The LinkNYC kiosk near you has a new addition on its poster-sized screen.

The technological slabs installed last year usually display ads for things like flights to anywhere other than here.

But if you wait long enough, you might also catch #nycLoveLetters, in which regular New Yorkers are invited to say what they love about the place. Tweet your note and/or picture with the above hashtag, and you just might get picked by the CityBridge content team to get your love letter on the big screens.

It’s an anticlimactic middle act for the kiosks.

Meant to be an update on the public telephone, the devices, rolled out through a public-private partnership, offer Wi-Fi, charging ports and access to the wide world of the internet for free. The small touch-screens are often used by the homeless or people who spend time on the street. After complaints about such people congregating around the terminals and alleged incidents of porn being viewed, the operators cut off the internet except for a few city services.

That was back in September. Since then, the kiosks have functioned more like the sturdy but unexciting old pay phones than a wonder-project “leveling the playing field and providing every New Yorker with access to the most important tool of the 21st century,” as Mayor Bill de Blasio sweepingly foreshadowed last year, describing a triumph worthy of a city hoping to be a tech utopia.

Paraphrasing Peter Thiel: we wanted flying cars, instead we got love letters.

The LinkNYC love letters actually started around Valentine’s Day with a host of missives from members of Tech:NYC, an industry group representing local tech companies. To celebrate the creation of their leadership council, they used the kiosks to display letters from the leaders of companies like Warby Parker, WeWork, IBM and Uber.

Those original love letters were high on pizza rat jokes and “the energy” of NYC. “I love you like a pigeon loves a statue,” said one letter evoking an image that feels more like a movie vision than a real one. One specific and sharp letter from Yancey Strickler of Kickstarter noted love for state Attorney General Eric Schneiderman, the East Village and Brooklyn, while lambasting “the chains and banks and their corporate clout.”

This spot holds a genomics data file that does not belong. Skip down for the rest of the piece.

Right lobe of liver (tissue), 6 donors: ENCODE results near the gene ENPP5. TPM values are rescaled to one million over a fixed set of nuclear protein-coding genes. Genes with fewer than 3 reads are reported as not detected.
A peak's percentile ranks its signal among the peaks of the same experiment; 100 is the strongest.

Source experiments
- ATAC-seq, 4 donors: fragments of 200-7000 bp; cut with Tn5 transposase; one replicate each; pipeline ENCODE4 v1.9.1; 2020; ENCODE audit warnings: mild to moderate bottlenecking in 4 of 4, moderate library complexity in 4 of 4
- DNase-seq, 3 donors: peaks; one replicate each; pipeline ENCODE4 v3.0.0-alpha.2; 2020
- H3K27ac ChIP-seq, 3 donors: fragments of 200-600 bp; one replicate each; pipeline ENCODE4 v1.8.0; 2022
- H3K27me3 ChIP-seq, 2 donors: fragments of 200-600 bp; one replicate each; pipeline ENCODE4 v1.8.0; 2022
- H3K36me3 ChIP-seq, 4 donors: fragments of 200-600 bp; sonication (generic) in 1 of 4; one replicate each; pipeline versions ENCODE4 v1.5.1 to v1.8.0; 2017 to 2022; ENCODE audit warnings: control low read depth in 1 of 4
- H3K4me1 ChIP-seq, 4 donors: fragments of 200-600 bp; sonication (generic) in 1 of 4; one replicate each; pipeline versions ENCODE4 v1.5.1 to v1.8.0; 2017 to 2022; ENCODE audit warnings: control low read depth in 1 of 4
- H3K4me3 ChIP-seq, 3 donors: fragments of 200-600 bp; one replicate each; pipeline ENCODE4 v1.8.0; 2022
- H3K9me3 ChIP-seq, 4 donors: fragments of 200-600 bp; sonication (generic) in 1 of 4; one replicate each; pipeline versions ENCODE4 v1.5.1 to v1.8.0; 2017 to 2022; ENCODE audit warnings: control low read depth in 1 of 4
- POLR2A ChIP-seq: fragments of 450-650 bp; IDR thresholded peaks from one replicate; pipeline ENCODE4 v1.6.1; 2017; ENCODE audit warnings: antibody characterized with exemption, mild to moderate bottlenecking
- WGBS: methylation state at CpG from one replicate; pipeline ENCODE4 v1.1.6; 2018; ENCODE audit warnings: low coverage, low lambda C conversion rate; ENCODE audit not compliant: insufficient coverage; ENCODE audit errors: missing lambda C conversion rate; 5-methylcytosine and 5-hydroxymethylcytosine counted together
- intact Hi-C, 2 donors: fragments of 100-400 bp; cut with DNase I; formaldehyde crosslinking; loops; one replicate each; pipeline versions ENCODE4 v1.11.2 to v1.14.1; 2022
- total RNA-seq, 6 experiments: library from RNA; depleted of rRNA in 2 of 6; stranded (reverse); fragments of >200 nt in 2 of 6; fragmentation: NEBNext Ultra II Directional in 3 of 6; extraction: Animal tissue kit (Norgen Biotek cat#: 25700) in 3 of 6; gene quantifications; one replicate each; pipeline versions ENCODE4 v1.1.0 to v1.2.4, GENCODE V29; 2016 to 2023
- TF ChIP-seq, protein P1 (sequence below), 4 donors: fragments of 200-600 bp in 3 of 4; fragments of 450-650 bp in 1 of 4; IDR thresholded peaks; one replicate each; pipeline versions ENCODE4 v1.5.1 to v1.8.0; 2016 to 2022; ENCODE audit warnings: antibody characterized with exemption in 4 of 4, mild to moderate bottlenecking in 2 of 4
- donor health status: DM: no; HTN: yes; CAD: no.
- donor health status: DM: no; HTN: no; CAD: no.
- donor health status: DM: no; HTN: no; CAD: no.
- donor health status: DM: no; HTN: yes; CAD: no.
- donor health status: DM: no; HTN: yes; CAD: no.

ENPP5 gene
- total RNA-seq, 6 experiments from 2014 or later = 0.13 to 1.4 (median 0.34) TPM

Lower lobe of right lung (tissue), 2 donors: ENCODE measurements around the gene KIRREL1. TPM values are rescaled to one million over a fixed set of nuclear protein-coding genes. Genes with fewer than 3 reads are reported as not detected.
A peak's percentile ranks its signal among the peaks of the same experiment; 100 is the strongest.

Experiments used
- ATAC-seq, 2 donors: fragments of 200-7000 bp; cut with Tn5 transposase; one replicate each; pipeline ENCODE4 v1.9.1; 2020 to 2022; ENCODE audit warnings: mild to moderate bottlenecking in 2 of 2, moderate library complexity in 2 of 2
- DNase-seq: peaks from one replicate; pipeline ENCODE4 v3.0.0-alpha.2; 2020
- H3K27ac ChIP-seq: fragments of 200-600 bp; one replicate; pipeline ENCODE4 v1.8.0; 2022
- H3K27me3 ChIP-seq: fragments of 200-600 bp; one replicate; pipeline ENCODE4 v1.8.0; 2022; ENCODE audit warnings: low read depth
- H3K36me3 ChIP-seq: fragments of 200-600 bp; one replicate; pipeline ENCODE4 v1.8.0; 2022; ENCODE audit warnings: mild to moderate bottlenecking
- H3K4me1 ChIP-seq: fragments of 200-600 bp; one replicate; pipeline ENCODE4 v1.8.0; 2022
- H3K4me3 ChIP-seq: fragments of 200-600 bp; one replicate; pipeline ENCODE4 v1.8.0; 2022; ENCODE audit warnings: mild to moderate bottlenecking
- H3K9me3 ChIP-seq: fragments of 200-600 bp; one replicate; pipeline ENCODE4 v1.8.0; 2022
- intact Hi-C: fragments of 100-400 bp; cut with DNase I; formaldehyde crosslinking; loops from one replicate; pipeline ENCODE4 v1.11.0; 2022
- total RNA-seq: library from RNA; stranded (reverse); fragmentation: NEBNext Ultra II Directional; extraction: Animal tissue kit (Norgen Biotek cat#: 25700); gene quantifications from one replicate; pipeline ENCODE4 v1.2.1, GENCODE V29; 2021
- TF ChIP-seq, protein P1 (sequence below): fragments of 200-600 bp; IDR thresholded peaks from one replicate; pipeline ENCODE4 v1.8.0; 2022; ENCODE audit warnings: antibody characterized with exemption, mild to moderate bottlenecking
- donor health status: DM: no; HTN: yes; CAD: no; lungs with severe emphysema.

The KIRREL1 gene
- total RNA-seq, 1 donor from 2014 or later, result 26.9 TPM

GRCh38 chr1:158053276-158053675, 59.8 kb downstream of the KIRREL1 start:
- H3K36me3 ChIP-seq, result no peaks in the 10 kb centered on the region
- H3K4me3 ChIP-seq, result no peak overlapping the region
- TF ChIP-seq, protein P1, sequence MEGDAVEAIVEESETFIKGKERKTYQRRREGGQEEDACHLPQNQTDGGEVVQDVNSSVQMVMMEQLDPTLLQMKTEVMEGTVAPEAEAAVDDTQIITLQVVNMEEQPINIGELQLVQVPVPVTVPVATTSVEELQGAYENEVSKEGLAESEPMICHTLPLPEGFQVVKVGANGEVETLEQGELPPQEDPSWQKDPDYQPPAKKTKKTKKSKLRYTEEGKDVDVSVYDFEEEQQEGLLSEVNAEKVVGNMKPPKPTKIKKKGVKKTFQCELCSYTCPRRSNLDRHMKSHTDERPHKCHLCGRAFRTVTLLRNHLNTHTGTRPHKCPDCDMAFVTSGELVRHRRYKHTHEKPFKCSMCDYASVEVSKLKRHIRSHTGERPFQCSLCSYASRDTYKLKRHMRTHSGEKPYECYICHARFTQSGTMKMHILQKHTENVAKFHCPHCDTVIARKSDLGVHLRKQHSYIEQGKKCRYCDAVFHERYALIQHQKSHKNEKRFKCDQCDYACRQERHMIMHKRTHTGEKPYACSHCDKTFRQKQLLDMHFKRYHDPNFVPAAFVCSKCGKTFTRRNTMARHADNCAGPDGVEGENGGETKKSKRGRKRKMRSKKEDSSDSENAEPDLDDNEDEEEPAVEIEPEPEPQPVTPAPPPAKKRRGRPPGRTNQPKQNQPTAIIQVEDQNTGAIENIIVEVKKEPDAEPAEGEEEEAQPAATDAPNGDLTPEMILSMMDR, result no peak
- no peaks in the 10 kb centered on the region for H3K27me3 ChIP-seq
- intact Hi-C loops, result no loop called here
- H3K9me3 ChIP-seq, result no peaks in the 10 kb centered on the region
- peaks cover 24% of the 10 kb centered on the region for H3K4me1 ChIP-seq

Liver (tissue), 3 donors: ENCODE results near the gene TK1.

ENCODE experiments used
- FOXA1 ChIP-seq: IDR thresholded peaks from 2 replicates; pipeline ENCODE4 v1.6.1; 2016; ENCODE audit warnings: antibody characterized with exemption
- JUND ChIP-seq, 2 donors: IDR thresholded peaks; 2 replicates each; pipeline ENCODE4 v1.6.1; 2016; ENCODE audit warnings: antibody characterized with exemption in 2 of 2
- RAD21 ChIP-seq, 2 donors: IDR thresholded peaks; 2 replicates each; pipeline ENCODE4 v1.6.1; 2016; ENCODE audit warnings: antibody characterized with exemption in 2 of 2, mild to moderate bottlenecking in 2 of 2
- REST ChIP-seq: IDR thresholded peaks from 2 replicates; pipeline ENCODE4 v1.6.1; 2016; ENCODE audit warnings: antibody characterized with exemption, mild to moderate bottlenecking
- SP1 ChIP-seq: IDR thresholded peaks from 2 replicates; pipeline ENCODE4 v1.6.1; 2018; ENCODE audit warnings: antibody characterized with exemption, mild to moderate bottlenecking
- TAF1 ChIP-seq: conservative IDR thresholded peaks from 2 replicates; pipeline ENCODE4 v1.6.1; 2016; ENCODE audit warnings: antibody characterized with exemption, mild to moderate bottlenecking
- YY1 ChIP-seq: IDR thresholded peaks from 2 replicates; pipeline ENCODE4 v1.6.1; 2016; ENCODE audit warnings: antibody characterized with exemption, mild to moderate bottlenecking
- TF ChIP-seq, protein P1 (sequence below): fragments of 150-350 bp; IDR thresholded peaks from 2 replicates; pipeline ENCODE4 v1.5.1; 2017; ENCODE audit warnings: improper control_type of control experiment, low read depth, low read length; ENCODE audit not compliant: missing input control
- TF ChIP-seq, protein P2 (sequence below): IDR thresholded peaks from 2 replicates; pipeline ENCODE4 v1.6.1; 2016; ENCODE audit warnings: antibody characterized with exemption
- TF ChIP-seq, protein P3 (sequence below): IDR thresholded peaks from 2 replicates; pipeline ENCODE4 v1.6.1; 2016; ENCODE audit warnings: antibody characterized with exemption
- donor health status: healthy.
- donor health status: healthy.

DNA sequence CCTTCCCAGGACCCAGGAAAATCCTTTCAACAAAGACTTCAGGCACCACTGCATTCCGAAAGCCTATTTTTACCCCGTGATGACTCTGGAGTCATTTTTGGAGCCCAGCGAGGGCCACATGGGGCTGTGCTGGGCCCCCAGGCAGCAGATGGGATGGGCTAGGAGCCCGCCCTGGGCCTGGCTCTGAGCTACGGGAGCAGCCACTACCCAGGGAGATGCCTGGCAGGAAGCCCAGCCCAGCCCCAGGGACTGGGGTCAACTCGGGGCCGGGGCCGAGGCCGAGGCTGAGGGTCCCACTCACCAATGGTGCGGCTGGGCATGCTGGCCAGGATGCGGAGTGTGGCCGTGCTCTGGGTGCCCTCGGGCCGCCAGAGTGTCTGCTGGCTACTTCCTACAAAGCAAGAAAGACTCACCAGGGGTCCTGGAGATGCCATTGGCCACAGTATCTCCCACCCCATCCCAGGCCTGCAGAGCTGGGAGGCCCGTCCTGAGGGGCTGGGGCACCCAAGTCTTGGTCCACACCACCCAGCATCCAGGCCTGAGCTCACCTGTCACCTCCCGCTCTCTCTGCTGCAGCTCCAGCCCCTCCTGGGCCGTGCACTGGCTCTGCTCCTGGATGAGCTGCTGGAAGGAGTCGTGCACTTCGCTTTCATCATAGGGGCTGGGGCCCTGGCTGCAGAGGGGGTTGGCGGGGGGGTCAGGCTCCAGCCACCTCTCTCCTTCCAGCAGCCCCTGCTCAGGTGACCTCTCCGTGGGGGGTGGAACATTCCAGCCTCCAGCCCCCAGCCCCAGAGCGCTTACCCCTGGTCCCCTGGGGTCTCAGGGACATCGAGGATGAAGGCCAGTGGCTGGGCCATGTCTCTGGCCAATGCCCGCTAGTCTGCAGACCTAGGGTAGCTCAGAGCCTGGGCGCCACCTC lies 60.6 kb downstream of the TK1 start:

But mostly, the letters were vague, fairly lifeless odes to the city’s diversity and possibility for innovation.

Were you hoping that once the shebang got thrown open to the regular Joe and Jane things got better? The curatorial team running the kiosk content has kept it pretty bland so far: a picture of the Brooklyn Bridge, for an example, or an ode to “spring” and “the city that never sleeps.”

Little mention of the four boroughs that aren’t Manhattan, which is unsurprising as the kiosks are concentrated in the city center.

One hero submitted a picture of a city garbage bin overflowing with McCafe cups and paper plates. That did not get the nod, though such realness and cynical humor is probably why people actually both hate and love New York.

To be fair, the love letters are a potentially nice idea and better than just running straight ads on the kiosks. Maybe someday the curators will be bold enough to pick a love letter that’s offbeat or strange, and a kiosk can be an actual interesting thing to look at in New York’s streetscape, like the Poetry in Motion project on the subway.

And of course, the love letters are less about New York than about a burgeoning tech community fitting itself into the city, and shaping the city around it.

Julie Samuels, executive director of Tech:NYC, says the industry group is meant to be a cheerleader for the city, showing why it’s a special place to build and grow tech companies.

“The love letters were part of that,” she says.

Samuels pointed to civic engagement the group has done, including sending a letter with more than 2,000 signatures to the White House after President Donald Trump’s original executive orders on refugees and immigration.

The group advocates for issues like computer science in schools and gig economy workers having access to portable benefits.

Both are issues that involve state and city government, who have been happy partners with a tech community that dangles glittering high paying jobs and potential future growth.

So, it’s a lovefest all around given the big potential payoffs. Let’s just hope New Yorkers get something out of it.